More on Project Week coming up!

Happy New Year!

I’ve neglected this blog for far too long, I know. My excuses are good, though – lots of work + a broken laptop = no blogging from me, although I have been answering emails (to some extent) and responding to any comments on the blog. Baby steps.

So, officially, Happy 2016!

Winter Break and the stuff before that in a nutshell (Sim-style):

  • Got sick after coming back to Europe.
  • Stayed with Angelos (my Greek second-year – class of ’15) for a day in London, which was really nice. We went to a really big Waterstones, snuck into the UCL library, went to the Wellcome Collection (exhibition on a Tibetan temple and some very painful-looking yoga as well as a foggy misty room/exhibit. Very interesting!). Angelos also made me food and, while in Bergen headed to London, I had an awkward experience while buying alcohol to gift to him.
  • Had a nice Christmas celebration with the UK family –
  • Went to bed very early for about two weeks, and then stayed up ’til 4 or 5am every night for the rest of my (extended) break. Oops.
  • Went to the cinema with Mum (watched Joy) and then went to eat Chinese food. Had a nice conversation with the owner of the restaurant about Shanghai and Hong Kong.
  • Skyped Simran… multiple times…
  • My laptop broke two days before I was scheduled to fly back to Hong Kong. Disaster – lost all of my files! Many tears and three days later, a new laptop was waiting for me when I arrived back to LPC.
  • A really nice trip from Bergen to Hong Kong – the first flight was practically empty (an entire row to myself, although the guys behind me were REALLY drunk), and in the second flight, I was sat next to two other students that were around my age. We had the oh-so-lovely unspoken agreement that when one of us needed to get up, we would all go at the same time.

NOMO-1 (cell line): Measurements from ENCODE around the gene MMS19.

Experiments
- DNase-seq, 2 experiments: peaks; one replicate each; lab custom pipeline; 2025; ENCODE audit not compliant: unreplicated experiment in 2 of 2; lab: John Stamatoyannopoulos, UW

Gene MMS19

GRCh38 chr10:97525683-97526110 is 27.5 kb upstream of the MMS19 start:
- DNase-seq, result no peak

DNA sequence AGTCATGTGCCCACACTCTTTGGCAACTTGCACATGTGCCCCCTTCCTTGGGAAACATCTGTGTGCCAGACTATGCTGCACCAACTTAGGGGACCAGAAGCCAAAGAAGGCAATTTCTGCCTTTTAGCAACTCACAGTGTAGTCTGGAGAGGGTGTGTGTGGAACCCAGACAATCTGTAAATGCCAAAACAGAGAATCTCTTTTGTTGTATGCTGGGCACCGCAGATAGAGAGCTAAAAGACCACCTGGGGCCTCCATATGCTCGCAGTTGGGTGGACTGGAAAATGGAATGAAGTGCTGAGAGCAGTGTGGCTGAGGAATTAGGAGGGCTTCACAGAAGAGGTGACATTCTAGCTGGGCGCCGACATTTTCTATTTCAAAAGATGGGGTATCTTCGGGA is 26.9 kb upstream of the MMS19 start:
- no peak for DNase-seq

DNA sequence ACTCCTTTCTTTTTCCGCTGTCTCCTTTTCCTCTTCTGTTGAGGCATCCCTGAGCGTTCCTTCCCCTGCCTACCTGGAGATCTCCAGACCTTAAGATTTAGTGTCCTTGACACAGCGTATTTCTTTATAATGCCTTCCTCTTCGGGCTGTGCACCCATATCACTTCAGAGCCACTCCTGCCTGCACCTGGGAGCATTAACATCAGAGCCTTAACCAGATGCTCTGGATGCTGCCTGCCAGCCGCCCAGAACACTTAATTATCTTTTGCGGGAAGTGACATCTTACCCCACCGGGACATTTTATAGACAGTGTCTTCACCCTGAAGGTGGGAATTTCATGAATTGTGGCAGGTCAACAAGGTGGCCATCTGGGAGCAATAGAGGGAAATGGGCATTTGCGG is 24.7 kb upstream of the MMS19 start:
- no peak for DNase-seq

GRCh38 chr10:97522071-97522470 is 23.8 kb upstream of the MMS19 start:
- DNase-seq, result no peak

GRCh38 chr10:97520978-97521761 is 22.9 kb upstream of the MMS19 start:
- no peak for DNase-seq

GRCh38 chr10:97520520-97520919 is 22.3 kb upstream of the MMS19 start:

After my laptop broke and I lost all of my files, I spent my whole first weekend back at LPC cooped up in my room, rewriting my Extended Essay and Biology Internal Assessment. I then spent the following week holed up in my room with Simran, both frantically trying to process our Chemistry Internal Assessment data and put it all into words (and less than 12 pages!).

This week has been a run-up to this weekend, when Margaux and I hosted Liberty Asia Students Against Slavery’s first ever Hackathon. We had 6 teams each researching a slavery case study, trying to find out as much as possible using open-source intelligence. I would say it was very successful, with each team presenting their findings at the end of the event.

5 Second Rule

Margaux (Discovery College ’16, France/USA/++), Christos (LPC ’17, Greece) and Catherine (LPC ’17, Ireland) – or, as they are better known, 5 Second Rule!

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Tegz (LPC ’16, Wales)

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Julia (LPC ’17, HK), Emma (LPC ’17, Norway), Sadé (LPC ’17, Jamaica).

Until next time. Hopefully not two months. Excuse me while I go finish some more assignments.

Emma

Oops… I forgot about this blog for two months

Just kidding, I didn’t forget about it. I thought about it regularly but didn’t write anything anyway.

As always, plenty of things have happened since I last wrote, so I’m going to write another Simran-style post where I list the things I have done and expand only briefly. Enjoy.

October:

  • My university applications and all my predicted grades were due at the start of the month. Since my university applications were handed in, I haven’t been too stressed about predicted grades. I took my LNAT and IELTS as well (don’t you just LOVE standardized testing? I sure do), so I’ve been finished with all of my university applications for a good while now. It feels nice.
  • My grandparents and uncle came to visit for a week, which was really nice (at least for me). I got off campus with them for a few days, and also went to see some sights with them.
  • CHINA WEEK aka no firstyear roomies for a week. I’d be lying if I said Tiffany and I didn’t enjoy the peace and quiet (sorry Trisha and Yvonna – we still love you ❤ ). It reminded me a lot of fortnight, with all the second-years running around to finish pieces of work.
  • Margaux and I attended FREEDOM INSPIRES Hong Kong, a Liberty Asia event. It was really nice to be there – we met some people working for Liberty Asia that we’re working with now, and we also very much enjoyed talking to the other guests and representing LASAS.

November:

  • No November is complete without the 24 Hour Race! Before the 24 Hour Race, some students acted as Light For Freedom ambassadors, trying to fundraise for the two beneficiaries of the 24 Hour Race, Chab Dai and Justice Centre Hong Kong, before the Race took place. Then, of course, there was the actual race, which was as great as ever. LPC (of course) took home the school spirit award, while the LPC boys team took home the prize for 3rd fastest boys team. We’re all very proud!